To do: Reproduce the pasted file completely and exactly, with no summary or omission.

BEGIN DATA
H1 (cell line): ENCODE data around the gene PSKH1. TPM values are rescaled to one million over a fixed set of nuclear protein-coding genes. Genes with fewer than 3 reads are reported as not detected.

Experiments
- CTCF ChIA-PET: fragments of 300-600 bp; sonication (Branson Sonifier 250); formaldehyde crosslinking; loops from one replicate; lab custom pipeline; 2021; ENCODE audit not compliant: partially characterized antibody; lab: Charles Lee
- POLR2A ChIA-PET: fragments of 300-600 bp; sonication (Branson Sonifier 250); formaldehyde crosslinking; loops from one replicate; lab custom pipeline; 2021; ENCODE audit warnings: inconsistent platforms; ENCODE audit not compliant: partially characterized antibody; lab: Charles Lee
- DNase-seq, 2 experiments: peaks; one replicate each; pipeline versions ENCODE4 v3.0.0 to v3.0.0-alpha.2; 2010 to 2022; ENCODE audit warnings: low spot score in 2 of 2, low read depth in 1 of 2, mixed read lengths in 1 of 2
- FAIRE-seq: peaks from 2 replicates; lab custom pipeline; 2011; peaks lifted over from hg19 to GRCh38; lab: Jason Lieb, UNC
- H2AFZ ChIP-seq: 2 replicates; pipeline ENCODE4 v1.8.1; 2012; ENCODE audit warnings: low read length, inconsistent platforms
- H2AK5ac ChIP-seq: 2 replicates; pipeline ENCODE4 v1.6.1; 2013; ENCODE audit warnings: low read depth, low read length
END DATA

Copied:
H1 (cell line): ENCODE data around the gene PSKH1. TPM values are rescaled to one million over a fixed set of nuclear protein-coding genes. Genes with fewer than 3 reads are reported as not detected.

Experiments
- CTCF ChIA-PET: fragments of 300-600 bp; sonication (Branson Sonifier 250); formaldehyde crosslinking; loops from one replicate; lab custom pipeline; 2021; ENCODE audit not compliant: partially characterized antibody; lab: Charles Lee
- POLR2A ChIA-PET: fragments of 300-600 bp; sonication (Branson Sonifier 250); formaldehyde crosslinking; loops from one replicate; lab custom pipeline; 2021; ENCODE audit warnings: inconsistent platforms; ENCODE audit not compliant: partially characterized antibody; lab: Charles Lee
- DNase-seq, 2 experiments: peaks; one replicate each; pipeline versions ENCODE4 v3.0.0 to v3.0.0-alpha.2; 2010 to 2022; ENCODE audit warnings: low spot score in 2 of 2, low read depth in 1 of 2, mixed read lengths in 1 of 2
- FAIRE-seq: peaks from 2 replicates; lab custom pipeline; 2011; peaks lifted over from hg19 to GRCh38; lab: Jason Lieb, UNC
- H2AFZ ChIP-seq: 2 replicates; pipeline ENCODE4 v1.8.1; 2012; ENCODE audit warnings: low read length, inconsistent platforms
- H2AK5ac ChIP-seq: 2 replicates; pipeline ENCODE4 v1.6.1; 2013; ENCODE audit warnings: low read depth, low read length